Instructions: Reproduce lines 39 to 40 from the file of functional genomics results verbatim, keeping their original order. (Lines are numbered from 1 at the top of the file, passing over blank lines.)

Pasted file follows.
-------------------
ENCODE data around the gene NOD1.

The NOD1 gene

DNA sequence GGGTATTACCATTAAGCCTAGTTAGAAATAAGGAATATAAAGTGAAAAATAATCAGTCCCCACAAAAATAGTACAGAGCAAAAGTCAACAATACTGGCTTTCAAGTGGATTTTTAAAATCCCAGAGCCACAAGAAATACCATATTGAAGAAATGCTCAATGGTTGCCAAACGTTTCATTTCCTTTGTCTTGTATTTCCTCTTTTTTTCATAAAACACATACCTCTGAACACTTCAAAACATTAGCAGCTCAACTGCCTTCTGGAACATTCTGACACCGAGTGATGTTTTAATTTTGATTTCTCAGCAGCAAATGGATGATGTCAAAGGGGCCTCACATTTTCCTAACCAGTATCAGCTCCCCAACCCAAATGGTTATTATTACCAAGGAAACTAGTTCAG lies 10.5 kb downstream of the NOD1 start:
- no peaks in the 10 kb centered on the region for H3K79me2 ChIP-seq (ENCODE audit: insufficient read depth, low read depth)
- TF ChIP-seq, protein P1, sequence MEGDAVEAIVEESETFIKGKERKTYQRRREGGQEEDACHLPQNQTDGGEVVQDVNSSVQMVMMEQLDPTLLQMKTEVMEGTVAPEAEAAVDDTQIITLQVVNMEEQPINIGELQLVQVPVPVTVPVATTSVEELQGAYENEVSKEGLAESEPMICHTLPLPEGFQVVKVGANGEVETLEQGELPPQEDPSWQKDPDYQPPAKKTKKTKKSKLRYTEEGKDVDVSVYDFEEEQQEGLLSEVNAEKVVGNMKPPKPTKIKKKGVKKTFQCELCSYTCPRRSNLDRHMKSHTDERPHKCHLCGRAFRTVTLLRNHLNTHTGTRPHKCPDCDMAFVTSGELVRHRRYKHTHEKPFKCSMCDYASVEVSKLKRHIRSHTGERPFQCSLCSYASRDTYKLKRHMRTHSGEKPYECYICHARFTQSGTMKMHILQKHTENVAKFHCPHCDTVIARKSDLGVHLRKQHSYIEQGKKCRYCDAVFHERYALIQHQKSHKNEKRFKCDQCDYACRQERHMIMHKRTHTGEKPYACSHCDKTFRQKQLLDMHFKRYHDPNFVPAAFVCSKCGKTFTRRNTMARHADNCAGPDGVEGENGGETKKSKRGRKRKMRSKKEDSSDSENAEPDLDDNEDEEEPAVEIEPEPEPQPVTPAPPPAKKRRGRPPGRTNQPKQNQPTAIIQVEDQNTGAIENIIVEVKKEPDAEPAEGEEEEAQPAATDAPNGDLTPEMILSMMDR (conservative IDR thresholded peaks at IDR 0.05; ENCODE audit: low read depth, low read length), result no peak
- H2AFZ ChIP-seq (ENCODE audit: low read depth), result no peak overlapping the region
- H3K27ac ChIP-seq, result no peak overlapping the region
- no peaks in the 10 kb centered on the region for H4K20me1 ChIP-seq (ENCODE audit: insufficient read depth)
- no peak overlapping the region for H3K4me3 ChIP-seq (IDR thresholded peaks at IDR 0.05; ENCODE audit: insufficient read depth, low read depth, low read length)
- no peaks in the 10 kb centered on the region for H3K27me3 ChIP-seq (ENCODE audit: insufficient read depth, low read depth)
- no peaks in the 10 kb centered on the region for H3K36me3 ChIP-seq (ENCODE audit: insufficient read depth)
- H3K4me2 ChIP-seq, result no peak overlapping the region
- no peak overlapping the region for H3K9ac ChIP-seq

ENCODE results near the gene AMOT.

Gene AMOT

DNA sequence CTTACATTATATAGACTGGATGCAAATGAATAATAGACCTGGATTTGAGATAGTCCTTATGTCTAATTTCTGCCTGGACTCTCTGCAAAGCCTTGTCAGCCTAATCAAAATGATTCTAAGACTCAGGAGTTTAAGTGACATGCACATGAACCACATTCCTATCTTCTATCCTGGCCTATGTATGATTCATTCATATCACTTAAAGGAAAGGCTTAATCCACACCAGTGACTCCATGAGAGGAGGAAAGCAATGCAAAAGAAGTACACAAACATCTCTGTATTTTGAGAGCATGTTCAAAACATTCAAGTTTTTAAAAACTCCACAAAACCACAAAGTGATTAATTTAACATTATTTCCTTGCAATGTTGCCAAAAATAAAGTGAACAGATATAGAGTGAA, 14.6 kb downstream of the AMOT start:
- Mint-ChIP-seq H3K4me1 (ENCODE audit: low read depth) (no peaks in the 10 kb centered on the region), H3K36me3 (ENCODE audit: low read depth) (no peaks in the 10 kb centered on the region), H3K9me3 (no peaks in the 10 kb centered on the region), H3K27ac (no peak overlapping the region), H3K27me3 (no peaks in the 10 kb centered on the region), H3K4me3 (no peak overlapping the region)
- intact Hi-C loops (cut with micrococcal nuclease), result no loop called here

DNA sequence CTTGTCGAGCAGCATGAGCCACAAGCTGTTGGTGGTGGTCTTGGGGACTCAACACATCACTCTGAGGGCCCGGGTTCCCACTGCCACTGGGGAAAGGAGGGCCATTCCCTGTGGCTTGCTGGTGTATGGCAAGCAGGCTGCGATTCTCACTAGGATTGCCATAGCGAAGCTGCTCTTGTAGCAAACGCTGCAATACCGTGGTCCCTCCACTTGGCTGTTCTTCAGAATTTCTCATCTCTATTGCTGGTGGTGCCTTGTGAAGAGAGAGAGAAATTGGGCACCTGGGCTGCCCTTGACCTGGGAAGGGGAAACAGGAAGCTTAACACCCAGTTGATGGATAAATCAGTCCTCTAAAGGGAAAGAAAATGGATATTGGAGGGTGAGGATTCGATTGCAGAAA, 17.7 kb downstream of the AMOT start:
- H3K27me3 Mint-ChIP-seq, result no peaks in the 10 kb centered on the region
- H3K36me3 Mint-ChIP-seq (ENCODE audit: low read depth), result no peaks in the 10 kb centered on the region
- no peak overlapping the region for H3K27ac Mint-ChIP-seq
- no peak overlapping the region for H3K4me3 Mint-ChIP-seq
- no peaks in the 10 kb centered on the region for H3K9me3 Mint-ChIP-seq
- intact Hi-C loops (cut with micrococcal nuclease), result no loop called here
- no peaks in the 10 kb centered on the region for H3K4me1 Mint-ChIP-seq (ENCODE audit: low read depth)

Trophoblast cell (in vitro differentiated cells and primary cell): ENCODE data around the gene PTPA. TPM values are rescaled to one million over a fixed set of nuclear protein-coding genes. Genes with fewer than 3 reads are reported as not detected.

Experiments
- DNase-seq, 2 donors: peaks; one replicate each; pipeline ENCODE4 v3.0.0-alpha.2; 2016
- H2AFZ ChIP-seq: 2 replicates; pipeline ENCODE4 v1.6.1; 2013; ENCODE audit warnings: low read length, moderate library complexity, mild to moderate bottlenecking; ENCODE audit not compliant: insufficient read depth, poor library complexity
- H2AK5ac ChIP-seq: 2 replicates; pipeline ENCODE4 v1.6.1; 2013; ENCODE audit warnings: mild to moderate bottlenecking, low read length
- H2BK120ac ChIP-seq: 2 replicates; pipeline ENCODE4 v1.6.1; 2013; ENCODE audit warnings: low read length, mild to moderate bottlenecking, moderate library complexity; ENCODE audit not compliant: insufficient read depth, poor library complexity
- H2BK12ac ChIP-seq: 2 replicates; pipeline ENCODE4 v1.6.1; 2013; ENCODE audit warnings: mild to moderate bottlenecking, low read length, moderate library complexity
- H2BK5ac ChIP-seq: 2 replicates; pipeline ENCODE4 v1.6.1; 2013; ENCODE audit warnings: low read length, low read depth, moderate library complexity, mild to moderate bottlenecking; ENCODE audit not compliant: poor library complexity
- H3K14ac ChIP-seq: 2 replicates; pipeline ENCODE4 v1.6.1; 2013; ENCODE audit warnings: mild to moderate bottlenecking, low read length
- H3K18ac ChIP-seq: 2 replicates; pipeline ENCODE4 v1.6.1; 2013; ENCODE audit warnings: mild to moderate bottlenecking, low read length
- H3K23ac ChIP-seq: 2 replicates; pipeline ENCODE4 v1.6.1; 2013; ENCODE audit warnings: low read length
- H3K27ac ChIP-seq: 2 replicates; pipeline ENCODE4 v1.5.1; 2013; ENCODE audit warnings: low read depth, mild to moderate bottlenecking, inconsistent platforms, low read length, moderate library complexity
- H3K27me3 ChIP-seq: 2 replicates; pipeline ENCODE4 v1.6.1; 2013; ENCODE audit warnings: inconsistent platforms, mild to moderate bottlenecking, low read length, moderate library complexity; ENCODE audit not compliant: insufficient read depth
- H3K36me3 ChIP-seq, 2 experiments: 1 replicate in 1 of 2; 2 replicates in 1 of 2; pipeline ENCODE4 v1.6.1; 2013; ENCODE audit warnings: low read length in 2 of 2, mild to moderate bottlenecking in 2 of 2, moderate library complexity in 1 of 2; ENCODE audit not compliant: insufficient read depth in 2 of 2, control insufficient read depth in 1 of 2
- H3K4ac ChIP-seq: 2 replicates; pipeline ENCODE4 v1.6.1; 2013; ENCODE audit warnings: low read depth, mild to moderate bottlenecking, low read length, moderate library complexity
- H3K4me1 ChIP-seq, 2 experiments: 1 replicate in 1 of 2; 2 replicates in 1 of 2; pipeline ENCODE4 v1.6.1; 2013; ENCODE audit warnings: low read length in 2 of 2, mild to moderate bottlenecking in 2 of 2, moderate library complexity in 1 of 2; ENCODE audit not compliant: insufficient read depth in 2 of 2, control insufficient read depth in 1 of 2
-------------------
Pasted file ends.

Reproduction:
- H3K27me3 ChIP-seq: 2 replicates; pipeline ENCODE4 v1.6.1; 2013; ENCODE audit warnings: inconsistent platforms, mild to moderate bottlenecking, low read length, moderate library complexity; ENCODE audit not compliant: insufficient read depth
- H3K36me3 ChIP-seq, 2 experiments: 1 replicate in 1 of 2; 2 replicates in 1 of 2; pipeline ENCODE4 v1.6.1; 2013; ENCODE audit warnings: low read length in 2 of 2, mild to moderate bottlenecking in 2 of 2, moderate library complexity in 1 of 2; ENCODE audit not compliant: insufficient read depth in 2 of 2, control insufficient read depth in 1 of 2